3.2. Dendritic Spines Become Shorter and Wider in Injured Cerebral Cortex Area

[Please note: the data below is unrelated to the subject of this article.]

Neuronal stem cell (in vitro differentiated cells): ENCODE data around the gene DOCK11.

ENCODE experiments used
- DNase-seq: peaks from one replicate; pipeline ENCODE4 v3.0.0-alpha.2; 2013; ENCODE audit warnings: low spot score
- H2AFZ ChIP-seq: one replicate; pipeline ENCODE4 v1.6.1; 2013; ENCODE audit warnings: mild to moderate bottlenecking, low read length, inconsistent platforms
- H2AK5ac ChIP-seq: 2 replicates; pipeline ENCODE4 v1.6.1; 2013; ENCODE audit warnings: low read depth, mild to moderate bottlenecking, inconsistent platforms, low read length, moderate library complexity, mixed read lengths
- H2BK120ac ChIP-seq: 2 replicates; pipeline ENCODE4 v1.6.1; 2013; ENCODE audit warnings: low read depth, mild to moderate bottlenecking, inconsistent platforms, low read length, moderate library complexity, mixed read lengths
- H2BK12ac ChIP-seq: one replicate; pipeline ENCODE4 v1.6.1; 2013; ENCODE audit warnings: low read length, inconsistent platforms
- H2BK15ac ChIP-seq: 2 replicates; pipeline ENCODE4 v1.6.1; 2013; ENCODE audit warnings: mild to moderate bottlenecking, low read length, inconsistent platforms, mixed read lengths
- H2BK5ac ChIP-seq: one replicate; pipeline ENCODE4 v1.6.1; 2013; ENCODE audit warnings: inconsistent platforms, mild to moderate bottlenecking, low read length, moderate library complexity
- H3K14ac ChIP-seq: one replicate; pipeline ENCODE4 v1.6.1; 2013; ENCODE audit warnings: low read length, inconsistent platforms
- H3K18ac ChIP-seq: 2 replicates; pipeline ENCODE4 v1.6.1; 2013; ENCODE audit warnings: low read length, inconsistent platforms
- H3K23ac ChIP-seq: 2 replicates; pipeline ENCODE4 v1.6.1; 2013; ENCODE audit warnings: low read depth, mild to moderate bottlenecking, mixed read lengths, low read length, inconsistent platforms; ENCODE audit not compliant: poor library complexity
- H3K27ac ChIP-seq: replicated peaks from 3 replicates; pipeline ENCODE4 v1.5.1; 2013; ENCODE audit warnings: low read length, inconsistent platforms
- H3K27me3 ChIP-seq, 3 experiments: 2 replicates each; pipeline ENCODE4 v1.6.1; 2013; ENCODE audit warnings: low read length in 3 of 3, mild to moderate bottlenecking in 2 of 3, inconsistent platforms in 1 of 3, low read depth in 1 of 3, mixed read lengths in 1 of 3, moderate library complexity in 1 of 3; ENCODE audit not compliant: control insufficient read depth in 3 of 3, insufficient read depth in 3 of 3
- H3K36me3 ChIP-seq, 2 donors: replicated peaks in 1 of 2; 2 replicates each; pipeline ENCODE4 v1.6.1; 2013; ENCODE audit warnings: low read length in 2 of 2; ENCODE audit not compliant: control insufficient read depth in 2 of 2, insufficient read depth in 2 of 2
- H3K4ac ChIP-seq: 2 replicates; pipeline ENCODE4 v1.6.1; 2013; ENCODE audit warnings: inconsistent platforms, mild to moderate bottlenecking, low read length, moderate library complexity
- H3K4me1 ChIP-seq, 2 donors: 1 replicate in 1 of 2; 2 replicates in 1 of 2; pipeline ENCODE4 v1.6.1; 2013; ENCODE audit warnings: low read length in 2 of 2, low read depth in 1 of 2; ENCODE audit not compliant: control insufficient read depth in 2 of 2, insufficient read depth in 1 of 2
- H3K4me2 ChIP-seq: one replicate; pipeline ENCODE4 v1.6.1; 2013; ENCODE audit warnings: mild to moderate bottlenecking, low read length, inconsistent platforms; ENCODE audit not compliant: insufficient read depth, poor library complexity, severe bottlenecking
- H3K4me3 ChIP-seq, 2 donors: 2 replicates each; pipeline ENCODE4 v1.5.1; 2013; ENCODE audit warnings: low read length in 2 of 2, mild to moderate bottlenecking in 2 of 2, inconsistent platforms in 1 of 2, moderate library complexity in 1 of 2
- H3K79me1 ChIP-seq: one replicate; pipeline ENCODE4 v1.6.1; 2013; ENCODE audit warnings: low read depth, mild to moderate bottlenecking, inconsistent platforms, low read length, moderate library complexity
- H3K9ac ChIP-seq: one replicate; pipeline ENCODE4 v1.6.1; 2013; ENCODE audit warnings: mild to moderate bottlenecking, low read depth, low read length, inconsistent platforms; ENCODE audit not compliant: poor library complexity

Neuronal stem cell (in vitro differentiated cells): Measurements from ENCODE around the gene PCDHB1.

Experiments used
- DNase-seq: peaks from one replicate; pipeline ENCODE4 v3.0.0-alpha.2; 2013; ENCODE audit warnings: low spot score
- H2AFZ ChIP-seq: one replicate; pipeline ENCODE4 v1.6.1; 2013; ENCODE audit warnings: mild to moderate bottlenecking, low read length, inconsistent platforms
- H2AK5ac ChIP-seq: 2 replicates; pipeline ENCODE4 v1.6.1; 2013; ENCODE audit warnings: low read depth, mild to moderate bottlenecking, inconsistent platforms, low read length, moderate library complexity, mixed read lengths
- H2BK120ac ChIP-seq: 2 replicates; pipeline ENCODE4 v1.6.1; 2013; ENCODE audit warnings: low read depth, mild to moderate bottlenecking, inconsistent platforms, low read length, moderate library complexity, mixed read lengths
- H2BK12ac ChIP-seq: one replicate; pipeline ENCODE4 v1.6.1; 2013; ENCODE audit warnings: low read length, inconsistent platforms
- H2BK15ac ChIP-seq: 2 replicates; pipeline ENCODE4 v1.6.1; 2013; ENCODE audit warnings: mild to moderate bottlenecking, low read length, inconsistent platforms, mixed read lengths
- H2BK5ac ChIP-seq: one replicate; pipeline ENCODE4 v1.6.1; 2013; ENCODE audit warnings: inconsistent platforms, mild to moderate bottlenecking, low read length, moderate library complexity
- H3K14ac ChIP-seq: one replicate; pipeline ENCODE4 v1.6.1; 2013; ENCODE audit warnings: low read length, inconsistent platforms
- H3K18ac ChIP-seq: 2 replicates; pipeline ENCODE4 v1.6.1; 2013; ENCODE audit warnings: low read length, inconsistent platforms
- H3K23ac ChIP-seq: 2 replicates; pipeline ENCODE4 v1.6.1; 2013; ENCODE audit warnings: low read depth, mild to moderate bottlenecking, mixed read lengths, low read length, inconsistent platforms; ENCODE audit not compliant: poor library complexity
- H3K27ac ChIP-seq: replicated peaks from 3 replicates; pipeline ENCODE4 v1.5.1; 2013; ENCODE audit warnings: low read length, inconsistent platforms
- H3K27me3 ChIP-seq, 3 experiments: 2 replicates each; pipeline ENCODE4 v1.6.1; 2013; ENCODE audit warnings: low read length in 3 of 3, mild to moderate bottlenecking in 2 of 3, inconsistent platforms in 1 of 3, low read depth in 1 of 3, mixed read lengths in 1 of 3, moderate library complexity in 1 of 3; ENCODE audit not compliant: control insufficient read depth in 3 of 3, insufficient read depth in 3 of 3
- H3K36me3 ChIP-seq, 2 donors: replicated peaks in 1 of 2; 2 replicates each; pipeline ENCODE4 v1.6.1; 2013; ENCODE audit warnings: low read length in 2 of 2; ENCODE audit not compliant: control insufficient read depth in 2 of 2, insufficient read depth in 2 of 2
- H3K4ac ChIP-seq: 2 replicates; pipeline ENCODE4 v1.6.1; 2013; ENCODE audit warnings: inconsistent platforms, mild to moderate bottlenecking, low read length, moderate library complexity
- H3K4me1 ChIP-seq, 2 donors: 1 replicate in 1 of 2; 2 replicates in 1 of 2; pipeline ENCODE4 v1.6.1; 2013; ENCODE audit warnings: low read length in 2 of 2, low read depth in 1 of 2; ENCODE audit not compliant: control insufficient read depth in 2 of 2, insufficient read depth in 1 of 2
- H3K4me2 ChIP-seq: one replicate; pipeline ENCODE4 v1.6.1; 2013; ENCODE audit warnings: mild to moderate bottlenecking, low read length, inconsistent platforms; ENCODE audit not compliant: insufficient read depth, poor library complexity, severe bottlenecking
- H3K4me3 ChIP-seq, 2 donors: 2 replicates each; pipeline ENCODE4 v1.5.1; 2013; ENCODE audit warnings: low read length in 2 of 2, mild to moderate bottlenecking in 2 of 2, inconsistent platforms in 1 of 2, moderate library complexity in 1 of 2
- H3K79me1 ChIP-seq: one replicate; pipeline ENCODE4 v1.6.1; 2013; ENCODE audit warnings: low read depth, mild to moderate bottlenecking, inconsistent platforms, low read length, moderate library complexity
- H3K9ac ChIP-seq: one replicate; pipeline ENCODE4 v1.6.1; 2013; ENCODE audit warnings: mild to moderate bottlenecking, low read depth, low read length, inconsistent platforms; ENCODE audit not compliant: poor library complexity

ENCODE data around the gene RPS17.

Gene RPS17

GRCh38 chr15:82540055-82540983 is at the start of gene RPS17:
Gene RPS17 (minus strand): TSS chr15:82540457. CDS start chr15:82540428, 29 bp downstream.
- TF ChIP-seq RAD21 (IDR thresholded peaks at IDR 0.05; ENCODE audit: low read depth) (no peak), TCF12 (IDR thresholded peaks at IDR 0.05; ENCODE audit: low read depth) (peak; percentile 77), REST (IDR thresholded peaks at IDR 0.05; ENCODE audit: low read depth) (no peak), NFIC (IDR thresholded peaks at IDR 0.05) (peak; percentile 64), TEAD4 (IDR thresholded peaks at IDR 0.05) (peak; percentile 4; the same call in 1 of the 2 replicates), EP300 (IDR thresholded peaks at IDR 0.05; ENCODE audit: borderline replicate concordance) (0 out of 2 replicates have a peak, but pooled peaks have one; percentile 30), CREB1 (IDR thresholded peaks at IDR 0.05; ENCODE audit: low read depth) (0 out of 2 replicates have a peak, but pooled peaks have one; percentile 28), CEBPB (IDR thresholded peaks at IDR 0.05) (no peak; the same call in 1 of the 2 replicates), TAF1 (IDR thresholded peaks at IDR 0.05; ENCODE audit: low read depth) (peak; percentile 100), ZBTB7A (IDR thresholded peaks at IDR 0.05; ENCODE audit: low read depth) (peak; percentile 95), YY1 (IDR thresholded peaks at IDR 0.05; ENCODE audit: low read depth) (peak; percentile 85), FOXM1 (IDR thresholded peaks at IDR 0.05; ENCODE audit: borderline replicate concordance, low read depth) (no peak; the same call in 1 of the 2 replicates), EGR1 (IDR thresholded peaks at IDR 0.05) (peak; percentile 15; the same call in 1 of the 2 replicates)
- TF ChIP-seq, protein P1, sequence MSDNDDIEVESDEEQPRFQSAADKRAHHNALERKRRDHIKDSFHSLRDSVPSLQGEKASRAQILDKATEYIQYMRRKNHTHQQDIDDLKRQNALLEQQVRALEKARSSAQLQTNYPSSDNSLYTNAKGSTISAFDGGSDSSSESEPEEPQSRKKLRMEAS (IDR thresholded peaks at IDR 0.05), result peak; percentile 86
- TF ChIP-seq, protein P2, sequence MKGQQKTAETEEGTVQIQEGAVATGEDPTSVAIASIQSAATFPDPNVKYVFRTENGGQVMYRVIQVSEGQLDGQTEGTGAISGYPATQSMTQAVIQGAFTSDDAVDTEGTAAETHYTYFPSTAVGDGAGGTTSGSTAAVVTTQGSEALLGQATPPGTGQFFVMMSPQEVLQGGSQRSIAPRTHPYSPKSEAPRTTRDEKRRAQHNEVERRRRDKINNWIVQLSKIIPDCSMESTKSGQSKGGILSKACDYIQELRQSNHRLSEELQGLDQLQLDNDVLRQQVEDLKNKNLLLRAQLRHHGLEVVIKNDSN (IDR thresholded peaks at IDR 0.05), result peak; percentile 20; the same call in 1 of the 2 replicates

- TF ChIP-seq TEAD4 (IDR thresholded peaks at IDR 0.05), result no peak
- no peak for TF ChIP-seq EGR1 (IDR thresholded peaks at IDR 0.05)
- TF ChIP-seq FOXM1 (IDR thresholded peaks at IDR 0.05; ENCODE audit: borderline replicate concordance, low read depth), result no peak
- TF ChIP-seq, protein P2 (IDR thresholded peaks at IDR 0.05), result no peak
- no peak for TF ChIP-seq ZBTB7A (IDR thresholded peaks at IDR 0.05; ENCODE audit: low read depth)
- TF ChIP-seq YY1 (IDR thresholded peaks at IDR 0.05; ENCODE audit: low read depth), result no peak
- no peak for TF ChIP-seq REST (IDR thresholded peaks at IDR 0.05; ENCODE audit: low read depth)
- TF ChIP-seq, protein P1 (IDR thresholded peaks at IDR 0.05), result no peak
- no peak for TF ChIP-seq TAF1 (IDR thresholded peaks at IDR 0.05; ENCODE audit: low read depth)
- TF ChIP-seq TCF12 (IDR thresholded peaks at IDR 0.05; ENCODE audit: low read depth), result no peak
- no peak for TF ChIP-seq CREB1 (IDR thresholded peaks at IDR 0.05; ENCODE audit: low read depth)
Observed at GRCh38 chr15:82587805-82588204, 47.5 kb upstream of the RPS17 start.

Next, we aimed at more detailed analysis of morphological alterations following trauma. For this, we used a semiautomatic software to evaluate dendritic spine shapes on the basis of the following parameters: length, head width, and length to width ratio that describes the spine shape, with its increase reflecting filopodial shape (Figure 2(a)). The parameters were measured at two time points, 1 and 7 days after CCI. Dendritic spines shrank in the ipsilateral cerebral cortex following trauma as their areas were smaller both 24 hours and 7 days after brain injury, compared to the contralateral cortex (24 h ; 7 d ; Figure 1(b)). Significant difference between ipsilateral hemisphere and sham-operated animals was observed only after 24 hours (), while in the DG, no significant differences were observed (Figure 2(b)). Head width (width at the widest point of the spine) increased both in the cortex and DG in injured hemispheres, compared to the contralateral hemisphere (cortex: 24 h ; 7 d ; DG: 7 d ) and animals that underwent sham surgeries (cortex: 24 h ; 7 d ; DG: 24 h ; 7 d ) (Figure 2(c)). Next parameter, spine length, reflects the distance from the bottom to the top of the spine (Figure 2(d)). In the ipsilateral cortex, spine length was decreased compared to the contralateral hemisphere in both time points (24 h ; 7 d ) and sham-operated animals (24 h ; 7 d ). In contrast, in the ipsilateral DG, spines were longer than in animals after sham operation (24 h ; 7 d ), and no difference compared to the contralateral hemisphere was observed. Decrease of the ratio between the length and width of the spine was observed in the ipsilateral cerebral cortex when compared to the contralateral side (Figure 2(e), 24 h: ; 7 d ) and sham animals (24 h: ; 7 d ). While in the ipsilateral DG, opposite effect was noticed, where the length/width ratio increases in response to TBI compared to contralateral DG (24 h ; 7 d ) as well as in comparison to sham animals (24 h ; 7 d ; Figure 2(e)).